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Do You Need Tax Deductions?
Sunday, 06 November 2011 11:47

Do you have a tax problem? It is ironic that having a tax problem is a good thing, when compared to the alternative. Fortunately, there are options available to minimize your tax bill.

One of the most common questions I'm asked is "How can I reduce my taxes?"

As a strong believer in using every legal option to minimize our tax obligations, I spend a lot of time doing research to uncover every opportunity that fits each client's situation.

One of the most quoted judges in history had something important to say on the subject of legal tax avoidance:

“Anyone may arrange his affairs so that his taxes shall be as low as possible; he is not bound to choose that pattern which best pays the treasury. There is not even a patriotic duty to increase one’s taxes. Over and over again the Courts have said that there is nothing sinister in so arranging affairs as to keep taxes as low as possible. Everyone does it, rich and poor alike and all do right, for nobody owes any public duty to pay more than the law demands.” - Judge Learned Hand

 

If you're working for a wage or salary:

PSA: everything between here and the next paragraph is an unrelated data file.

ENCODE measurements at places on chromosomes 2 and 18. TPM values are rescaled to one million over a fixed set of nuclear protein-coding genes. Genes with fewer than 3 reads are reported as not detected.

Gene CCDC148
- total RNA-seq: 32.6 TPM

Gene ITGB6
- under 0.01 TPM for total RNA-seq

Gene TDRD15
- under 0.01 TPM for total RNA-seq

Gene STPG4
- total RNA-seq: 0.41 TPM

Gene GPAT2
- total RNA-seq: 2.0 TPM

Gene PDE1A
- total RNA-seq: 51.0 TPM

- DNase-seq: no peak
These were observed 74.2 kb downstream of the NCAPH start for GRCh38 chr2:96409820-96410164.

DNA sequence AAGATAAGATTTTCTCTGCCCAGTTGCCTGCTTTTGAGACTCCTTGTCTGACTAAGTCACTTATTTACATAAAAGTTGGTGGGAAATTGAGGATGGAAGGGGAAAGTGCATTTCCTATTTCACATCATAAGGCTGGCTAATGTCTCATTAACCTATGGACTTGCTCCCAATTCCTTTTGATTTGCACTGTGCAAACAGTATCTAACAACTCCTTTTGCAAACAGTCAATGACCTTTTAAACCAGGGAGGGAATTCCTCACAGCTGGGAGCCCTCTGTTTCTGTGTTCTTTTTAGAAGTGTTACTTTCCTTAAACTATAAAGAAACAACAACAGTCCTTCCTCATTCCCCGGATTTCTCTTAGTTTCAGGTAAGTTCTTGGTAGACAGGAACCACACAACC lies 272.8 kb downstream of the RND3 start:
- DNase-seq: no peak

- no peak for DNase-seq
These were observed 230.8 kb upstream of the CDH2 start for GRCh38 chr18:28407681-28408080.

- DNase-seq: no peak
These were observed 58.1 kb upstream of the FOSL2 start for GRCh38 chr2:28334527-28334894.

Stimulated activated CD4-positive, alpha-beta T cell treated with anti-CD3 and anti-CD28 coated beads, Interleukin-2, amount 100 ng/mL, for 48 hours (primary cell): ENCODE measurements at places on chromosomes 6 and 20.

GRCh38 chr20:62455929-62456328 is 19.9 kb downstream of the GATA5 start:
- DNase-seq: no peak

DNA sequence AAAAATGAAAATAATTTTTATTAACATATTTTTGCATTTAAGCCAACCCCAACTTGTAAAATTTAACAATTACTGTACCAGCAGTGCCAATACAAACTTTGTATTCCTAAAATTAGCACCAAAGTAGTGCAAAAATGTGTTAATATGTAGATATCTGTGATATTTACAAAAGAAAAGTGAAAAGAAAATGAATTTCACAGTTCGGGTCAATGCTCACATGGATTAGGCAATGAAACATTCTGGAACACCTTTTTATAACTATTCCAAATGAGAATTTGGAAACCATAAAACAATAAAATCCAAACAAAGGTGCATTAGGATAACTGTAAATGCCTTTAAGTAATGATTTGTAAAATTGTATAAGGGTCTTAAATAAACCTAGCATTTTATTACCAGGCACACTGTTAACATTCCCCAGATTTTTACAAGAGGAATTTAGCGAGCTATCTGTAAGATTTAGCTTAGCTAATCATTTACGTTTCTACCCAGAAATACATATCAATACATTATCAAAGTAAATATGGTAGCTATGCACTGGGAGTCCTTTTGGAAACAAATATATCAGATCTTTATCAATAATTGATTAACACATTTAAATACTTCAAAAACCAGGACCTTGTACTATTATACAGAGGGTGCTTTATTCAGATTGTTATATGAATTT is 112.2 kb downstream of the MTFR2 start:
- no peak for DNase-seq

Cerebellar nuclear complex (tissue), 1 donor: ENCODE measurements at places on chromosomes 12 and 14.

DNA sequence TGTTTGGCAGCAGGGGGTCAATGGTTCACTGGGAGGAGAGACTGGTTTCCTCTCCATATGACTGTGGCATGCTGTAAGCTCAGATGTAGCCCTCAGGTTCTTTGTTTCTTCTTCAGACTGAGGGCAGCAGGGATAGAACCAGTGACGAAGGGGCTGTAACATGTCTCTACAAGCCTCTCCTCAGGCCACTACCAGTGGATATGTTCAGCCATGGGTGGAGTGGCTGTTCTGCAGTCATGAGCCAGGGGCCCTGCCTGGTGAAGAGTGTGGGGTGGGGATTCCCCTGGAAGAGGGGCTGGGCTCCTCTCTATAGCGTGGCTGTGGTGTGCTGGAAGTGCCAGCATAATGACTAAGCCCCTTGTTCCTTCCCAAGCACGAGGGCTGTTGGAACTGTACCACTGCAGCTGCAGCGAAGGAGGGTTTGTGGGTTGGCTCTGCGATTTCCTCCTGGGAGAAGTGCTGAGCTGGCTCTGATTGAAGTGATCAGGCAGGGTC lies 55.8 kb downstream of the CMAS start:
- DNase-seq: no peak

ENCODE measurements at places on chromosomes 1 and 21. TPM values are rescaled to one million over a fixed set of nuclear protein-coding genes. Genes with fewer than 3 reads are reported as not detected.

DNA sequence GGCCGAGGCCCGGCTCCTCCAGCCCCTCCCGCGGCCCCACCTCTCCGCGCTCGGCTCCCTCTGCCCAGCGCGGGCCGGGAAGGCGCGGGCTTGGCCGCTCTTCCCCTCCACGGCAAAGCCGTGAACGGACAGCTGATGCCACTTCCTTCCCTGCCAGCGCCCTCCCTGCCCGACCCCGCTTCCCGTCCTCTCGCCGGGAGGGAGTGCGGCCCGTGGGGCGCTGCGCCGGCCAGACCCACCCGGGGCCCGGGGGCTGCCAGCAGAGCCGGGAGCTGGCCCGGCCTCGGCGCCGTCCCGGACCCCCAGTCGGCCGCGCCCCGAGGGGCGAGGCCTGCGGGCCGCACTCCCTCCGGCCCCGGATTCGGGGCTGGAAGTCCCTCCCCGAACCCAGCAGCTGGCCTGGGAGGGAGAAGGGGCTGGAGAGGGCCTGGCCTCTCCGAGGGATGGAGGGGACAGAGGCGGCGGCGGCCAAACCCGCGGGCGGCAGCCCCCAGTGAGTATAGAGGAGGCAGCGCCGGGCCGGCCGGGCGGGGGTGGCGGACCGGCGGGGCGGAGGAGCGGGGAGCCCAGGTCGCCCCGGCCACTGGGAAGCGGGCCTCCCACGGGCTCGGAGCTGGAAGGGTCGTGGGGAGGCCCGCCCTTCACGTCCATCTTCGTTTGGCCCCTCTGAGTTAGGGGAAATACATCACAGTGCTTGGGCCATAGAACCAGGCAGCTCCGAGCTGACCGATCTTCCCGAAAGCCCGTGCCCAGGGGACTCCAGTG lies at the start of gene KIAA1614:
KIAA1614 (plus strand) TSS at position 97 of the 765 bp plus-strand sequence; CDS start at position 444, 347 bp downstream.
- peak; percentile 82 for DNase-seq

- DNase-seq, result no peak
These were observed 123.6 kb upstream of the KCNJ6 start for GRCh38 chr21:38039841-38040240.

• Contribute to an Individual Retirement Account (IRA). You can start with as little as $100, and contribute up to $5,000 (or $6,000 if you're age 50 or older). The tax-deduction phases out at higher incomes, but I have options for people in those tax-brackets, too.
  • Purchase Long Term Care insurance. Tax-qualified policies are tax deductible, depending on your age. Deductible amounts start at $340 up through age 40, and cap out at $4,240 at higher ages. If you're concerned about protecting your assets from confiscation by the government after a forced spend-down to poverty in order to qualify for Medicaid, or if you don't want to be a burden on your family later in life, then you should take advantage of the government's generosity here. Premiums are substantially lower when a policy is purchased at a young age.

 

If you own a business:
  • Contribute to a SEP IRA. SEP stands for Simplified Employee Pension, and you can contribute 25% of your income, up to $49,000 in 2011. As an added benefit, you can contribute in 2012 for a 2011 tax deduction, as long as you make that contribution before you file your tax return, including extensions.
  • Set up a Qualified Plan, like a 401(k) & Profit Sharing Plan. The real upside here is that you can often contribute much more than a SEP IRA, and you have the ability to borrow tax-free from your own retirement plan for emergencies and opportunities. You cannot borrow from an IRA, SEP IRA, or SIMPLE IRA. Plus, there's an IRS Income Tax Credit up to $500 per year for the first three years when you set up a new plan.
  • Purchase a personal retirement plan, or fund your buy-sell plan,  and finance it. Use your business cash flow and accounts receivable as collateral, and add $100,000 to over $1,000,000 to your retirement or buy-sell plan this year. There is NO IRS limit on your deductions. You don't need perfect credit, but you DO need to have cash flow AND a business entity like a corporation, LLC, or general partnership (sole proprietors are not eligible). Request a proposal here.